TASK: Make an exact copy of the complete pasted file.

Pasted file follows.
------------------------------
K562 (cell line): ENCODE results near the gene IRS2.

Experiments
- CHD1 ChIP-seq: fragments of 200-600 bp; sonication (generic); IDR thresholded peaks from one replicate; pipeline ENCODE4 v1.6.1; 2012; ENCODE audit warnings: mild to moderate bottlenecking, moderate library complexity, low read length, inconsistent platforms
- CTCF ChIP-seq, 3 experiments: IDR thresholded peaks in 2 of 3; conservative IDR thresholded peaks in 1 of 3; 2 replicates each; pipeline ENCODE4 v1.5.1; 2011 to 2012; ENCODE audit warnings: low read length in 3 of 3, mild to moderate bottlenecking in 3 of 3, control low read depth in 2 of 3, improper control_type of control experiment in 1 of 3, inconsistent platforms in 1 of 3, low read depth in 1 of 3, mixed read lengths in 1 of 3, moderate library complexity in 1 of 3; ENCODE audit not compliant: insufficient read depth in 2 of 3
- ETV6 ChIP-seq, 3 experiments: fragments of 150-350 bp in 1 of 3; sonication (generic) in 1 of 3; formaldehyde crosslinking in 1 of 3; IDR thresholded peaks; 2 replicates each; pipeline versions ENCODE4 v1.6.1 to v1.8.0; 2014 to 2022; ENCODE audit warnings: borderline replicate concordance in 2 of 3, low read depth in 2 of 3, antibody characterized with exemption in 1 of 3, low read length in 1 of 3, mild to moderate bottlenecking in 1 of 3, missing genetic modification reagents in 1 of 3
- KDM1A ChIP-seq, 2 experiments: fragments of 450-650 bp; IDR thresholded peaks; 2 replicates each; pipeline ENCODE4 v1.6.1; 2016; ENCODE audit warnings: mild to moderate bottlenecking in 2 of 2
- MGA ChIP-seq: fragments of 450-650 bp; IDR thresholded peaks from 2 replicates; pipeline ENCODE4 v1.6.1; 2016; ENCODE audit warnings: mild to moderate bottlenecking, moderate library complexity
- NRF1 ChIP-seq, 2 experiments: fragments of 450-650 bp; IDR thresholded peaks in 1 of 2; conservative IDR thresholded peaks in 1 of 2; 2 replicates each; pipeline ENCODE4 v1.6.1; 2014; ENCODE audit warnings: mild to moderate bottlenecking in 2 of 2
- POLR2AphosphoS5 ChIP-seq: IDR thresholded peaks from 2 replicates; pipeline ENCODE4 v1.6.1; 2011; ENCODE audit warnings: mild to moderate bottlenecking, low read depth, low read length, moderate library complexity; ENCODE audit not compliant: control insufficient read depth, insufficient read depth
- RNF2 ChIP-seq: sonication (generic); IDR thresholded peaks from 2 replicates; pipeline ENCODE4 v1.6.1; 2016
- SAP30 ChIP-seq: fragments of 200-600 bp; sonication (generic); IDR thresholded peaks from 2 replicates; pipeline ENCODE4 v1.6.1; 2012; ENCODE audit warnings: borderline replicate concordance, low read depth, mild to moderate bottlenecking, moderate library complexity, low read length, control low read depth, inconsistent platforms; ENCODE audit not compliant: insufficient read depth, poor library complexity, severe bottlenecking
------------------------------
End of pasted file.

K562 (cell line): ENCODE results near the gene IRS2.

Experiments
- CHD1 ChIP-seq: fragments of 200-600 bp; sonication (generic); IDR thresholded peaks from one replicate; pipeline ENCODE4 v1.6.1; 2012; ENCODE audit warnings: mild to moderate bottlenecking, moderate library complexity, low read length, inconsistent platforms
- CTCF ChIP-seq, 3 experiments: IDR thresholded peaks in 2 of 3; conservative IDR thresholded peaks in 1 of 3; 2 replicates each; pipeline ENCODE4 v1.5.1; 2011 to 2012; ENCODE audit warnings: low read length in 3 of 3, mild to moderate bottlenecking in 3 of 3, control low read depth in 2 of 3, improper control_type of control experiment in 1 of 3, inconsistent platforms in 1 of 3, low read depth in 1 of 3, mixed read lengths in 1 of 3, moderate library complexity in 1 of 3; ENCODE audit not compliant: insufficient read depth in 2 of 3
- ETV6 ChIP-seq, 3 experiments: fragments of 150-350 bp in 1 of 3; sonication (generic) in 1 of 3; formaldehyde crosslinking in 1 of 3; IDR thresholded peaks; 2 replicates each; pipeline versions ENCODE4 v1.6.1 to v1.8.0; 2014 to 2022; ENCODE audit warnings: borderline replicate concordance in 2 of 3, low read depth in 2 of 3, antibody characterized with exemption in 1 of 3, low read length in 1 of 3, mild to moderate bottlenecking in 1 of 3, missing genetic modification reagents in 1 of 3
- KDM1A ChIP-seq, 2 experiments: fragments of 450-650 bp; IDR thresholded peaks; 2 replicates each; pipeline ENCODE4 v1.6.1; 2016; ENCODE audit warnings: mild to moderate bottlenecking in 2 of 2
- MGA ChIP-seq: fragments of 450-650 bp; IDR thresholded peaks from 2 replicates; pipeline ENCODE4 v1.6.1; 2016; ENCODE audit warnings: mild to moderate bottlenecking, moderate library complexity
- NRF1 ChIP-seq, 2 experiments: fragments of 450-650 bp; IDR thresholded peaks in 1 of 2; conservative IDR thresholded peaks in 1 of 2; 2 replicates each; pipeline ENCODE4 v1.6.1; 2014; ENCODE audit warnings: mild to moderate bottlenecking in 2 of 2
- POLR2AphosphoS5 ChIP-seq: IDR thresholded peaks from 2 replicates; pipeline ENCODE4 v1.6.1; 2011; ENCODE audit warnings: mild to moderate bottlenecking, low read depth, low read length, moderate library complexity; ENCODE audit not compliant: control insufficient read depth, insufficient read depth
- RNF2 ChIP-seq: sonication (generic); IDR thresholded peaks from 2 replicates; pipeline ENCODE4 v1.6.1; 2016
- SAP30 ChIP-seq: fragments of 200-600 bp; sonication (generic); IDR thresholded peaks from 2 replicates; pipeline ENCODE4 v1.6.1; 2012; ENCODE audit warnings: borderline replicate concordance, low read depth, mild to moderate bottlenecking, moderate library complexity, low read length, control low read depth, inconsistent platforms; ENCODE audit not compliant: insufficient read depth, poor library complexity, severe bottlenecking